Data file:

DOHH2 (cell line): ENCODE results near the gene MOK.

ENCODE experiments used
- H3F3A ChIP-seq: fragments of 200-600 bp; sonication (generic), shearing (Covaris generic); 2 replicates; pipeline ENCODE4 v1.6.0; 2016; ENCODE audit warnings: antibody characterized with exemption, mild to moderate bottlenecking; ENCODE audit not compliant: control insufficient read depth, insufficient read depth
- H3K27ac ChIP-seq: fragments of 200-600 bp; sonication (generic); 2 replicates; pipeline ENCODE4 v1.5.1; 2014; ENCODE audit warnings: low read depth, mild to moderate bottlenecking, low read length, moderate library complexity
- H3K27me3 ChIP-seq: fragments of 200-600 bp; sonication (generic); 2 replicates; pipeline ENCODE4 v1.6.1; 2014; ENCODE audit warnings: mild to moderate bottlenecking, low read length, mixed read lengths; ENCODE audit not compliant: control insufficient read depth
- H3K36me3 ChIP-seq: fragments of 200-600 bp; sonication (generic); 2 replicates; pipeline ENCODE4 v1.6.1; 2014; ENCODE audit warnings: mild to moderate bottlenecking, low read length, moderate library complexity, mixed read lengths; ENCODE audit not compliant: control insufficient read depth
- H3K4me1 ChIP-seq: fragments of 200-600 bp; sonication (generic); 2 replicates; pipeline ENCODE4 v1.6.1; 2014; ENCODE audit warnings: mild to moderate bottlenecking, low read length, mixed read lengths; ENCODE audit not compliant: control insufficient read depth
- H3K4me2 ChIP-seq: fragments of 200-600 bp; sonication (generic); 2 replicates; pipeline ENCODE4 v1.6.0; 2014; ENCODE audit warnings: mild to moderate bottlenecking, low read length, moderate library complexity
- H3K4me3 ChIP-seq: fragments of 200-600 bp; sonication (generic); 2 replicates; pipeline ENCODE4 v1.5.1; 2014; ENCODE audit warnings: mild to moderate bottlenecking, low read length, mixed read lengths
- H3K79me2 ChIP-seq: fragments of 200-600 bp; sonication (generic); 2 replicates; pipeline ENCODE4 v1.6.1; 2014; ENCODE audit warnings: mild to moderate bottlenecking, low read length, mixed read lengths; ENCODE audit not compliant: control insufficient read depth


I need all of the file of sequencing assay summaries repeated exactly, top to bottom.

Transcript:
DOHH2 (cell line): ENCODE results near the gene MOK.

ENCODE experiments used
- H3F3A ChIP-seq: fragments of 200-600 bp; sonication (generic), shearing (Covaris generic); 2 replicates; pipeline ENCODE4 v1.6.0; 2016; ENCODE audit warnings: antibody characterized with exemption, mild to moderate bottlenecking; ENCODE audit not compliant: control insufficient read depth, insufficient read depth
- H3K27ac ChIP-seq: fragments of 200-600 bp; sonication (generic); 2 replicates; pipeline ENCODE4 v1.5.1; 2014; ENCODE audit warnings: low read depth, mild to moderate bottlenecking, low read length, moderate library complexity
- H3K27me3 ChIP-seq: fragments of 200-600 bp; sonication (generic); 2 replicates; pipeline ENCODE4 v1.6.1; 2014; ENCODE audit warnings: mild to moderate bottlenecking, low read length, mixed read lengths; ENCODE audit not compliant: control insufficient read depth
- H3K36me3 ChIP-seq: fragments of 200-600 bp; sonication (generic); 2 replicates; pipeline ENCODE4 v1.6.1; 2014; ENCODE audit warnings: mild to moderate bottlenecking, low read length, moderate library complexity, mixed read lengths; ENCODE audit not compliant: control insufficient read depth
- H3K4me1 ChIP-seq: fragments of 200-600 bp; sonication (generic); 2 replicates; pipeline ENCODE4 v1.6.1; 2014; ENCODE audit warnings: mild to moderate bottlenecking, low read length, mixed read lengths; ENCODE audit not compliant: control insufficient read depth
- H3K4me2 ChIP-seq: fragments of 200-600 bp; sonication (generic); 2 replicates; pipeline ENCODE4 v1.6.0; 2014; ENCODE audit warnings: mild to moderate bottlenecking, low read length, moderate library complexity
- H3K4me3 ChIP-seq: fragments of 200-600 bp; sonication (generic); 2 replicates; pipeline ENCODE4 v1.5.1; 2014; ENCODE audit warnings: mild to moderate bottlenecking, low read length, mixed read lengths
- H3K79me2 ChIP-seq: fragments of 200-600 bp; sonication (generic); 2 replicates; pipeline ENCODE4 v1.6.1; 2014; ENCODE audit warnings: mild to moderate bottlenecking, low read length, mixed read lengths; ENCODE audit not compliant: control insufficient read depth